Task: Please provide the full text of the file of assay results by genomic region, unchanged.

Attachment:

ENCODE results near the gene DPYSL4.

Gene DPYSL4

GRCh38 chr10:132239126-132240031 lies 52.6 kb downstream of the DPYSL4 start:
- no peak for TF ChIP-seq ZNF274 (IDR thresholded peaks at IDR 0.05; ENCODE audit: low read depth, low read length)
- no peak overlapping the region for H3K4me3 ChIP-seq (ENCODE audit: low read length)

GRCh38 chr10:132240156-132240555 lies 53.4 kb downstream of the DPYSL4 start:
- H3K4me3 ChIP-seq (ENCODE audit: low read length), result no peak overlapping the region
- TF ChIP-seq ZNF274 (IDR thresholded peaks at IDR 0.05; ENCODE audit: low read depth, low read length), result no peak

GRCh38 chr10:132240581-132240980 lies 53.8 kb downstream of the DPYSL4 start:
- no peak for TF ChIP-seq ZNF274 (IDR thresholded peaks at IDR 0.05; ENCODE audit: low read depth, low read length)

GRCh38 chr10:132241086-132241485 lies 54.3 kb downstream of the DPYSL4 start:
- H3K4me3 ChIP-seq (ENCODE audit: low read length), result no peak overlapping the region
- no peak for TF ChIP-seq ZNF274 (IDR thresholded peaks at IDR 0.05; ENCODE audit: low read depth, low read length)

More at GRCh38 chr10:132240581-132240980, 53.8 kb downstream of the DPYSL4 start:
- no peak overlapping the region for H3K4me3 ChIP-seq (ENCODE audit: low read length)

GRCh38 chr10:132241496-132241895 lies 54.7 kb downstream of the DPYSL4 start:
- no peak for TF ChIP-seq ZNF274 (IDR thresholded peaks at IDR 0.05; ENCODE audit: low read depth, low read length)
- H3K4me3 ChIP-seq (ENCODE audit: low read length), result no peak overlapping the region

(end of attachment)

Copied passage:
ENCODE results near the gene DPYSL4.

Gene DPYSL4

GRCh38 chr10:132239126-132240031 lies 52.6 kb downstream of the DPYSL4 start:
- no peak for TF ChIP-seq ZNF274 (IDR thresholded peaks at IDR 0.05; ENCODE audit: low read depth, low read length)
- no peak overlapping the region for H3K4me3 ChIP-seq (ENCODE audit: low read length)

GRCh38 chr10:132240156-132240555 lies 53.4 kb downstream of the DPYSL4 start:
- H3K4me3 ChIP-seq (ENCODE audit: low read length), result no peak overlapping the region
- TF ChIP-seq ZNF274 (IDR thresholded peaks at IDR 0.05; ENCODE audit: low read depth, low read length), result no peak

GRCh38 chr10:132240581-132240980 lies 53.8 kb downstream of the DPYSL4 start:
- no peak for TF ChIP-seq ZNF274 (IDR thresholded peaks at IDR 0.05; ENCODE audit: low read depth, low read length)

GRCh38 chr10:132241086-132241485 lies 54.3 kb downstream of the DPYSL4 start:
- H3K4me3 ChIP-seq (ENCODE audit: low read length), result no peak overlapping the region
- no peak for TF ChIP-seq ZNF274 (IDR thresholded peaks at IDR 0.05; ENCODE audit: low read depth, low read length)

More at GRCh38 chr10:132240581-132240980, 53.8 kb downstream of the DPYSL4 start:
- no peak overlapping the region for H3K4me3 ChIP-seq (ENCODE audit: low read length)

GRCh38 chr10:132241496-132241895 lies 54.7 kb downstream of the DPYSL4 start:
- no peak for TF ChIP-seq ZNF274 (IDR thresholded peaks at IDR 0.05; ENCODE audit: low read depth, low read length)
- H3K4me3 ChIP-seq (ENCODE audit: low read length), result no peak overlapping the region